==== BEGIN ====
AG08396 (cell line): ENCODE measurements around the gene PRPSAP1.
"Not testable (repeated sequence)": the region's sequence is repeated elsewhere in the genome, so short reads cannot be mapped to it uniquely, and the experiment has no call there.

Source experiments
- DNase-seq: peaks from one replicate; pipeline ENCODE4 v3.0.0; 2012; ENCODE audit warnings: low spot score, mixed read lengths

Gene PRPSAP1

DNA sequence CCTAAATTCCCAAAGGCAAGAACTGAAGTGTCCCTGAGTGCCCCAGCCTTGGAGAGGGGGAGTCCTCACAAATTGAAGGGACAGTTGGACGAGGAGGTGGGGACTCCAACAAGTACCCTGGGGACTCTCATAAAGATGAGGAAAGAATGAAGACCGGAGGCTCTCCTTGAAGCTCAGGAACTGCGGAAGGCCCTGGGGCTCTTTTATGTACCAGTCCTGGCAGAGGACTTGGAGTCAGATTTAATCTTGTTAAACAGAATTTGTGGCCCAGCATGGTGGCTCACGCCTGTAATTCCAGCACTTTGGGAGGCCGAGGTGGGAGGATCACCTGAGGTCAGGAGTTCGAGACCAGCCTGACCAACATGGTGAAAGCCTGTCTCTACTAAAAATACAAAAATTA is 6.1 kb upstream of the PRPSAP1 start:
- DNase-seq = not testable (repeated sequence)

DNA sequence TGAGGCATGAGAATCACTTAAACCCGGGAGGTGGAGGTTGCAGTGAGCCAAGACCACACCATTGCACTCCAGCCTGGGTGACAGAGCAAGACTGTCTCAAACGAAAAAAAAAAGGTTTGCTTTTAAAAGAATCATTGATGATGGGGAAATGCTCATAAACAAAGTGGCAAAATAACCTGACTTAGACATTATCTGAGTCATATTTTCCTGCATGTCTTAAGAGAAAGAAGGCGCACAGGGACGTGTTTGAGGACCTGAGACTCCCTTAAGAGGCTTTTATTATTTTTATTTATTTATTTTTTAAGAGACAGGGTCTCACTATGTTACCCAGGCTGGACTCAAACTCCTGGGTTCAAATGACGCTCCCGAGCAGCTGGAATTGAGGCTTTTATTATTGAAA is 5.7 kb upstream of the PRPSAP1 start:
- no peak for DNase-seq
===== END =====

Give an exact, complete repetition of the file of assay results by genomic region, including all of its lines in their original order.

AG08396 (cell line): ENCODE measurements around the gene PRPSAP1.
"Not testable (repeated sequence)": the region's sequence is repeated elsewhere in the genome, so short reads cannot be mapped to it uniquely, and the experiment has no call there.

Source experiments
- DNase-seq: peaks from one replicate; pipeline ENCODE4 v3.0.0; 2012; ENCODE audit warnings: low spot score, mixed read lengths

Gene PRPSAP1

DNA sequence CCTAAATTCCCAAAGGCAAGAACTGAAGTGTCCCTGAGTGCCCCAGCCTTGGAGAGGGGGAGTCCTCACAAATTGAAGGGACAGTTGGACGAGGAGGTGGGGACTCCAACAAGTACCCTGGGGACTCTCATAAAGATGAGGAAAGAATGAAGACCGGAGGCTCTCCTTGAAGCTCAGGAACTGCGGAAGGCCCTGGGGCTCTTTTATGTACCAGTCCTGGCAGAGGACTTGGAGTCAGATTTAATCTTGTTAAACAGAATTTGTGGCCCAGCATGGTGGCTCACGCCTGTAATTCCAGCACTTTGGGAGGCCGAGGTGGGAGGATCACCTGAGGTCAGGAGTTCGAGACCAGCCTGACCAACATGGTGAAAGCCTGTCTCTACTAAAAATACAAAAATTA is 6.1 kb upstream of the PRPSAP1 start:
- DNase-seq = not testable (repeated sequence)

DNA sequence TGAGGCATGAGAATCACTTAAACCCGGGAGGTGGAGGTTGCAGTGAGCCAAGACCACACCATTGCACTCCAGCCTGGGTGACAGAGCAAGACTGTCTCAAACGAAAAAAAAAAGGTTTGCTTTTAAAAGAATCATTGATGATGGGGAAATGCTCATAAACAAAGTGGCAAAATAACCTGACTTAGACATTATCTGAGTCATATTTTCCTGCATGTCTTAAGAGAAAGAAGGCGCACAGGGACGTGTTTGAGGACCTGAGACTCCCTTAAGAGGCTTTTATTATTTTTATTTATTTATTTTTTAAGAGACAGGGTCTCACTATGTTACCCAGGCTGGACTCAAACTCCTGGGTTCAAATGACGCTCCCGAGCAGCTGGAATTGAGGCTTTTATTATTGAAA is 5.7 kb upstream of the PRPSAP1 start:
- no peak for DNase-seq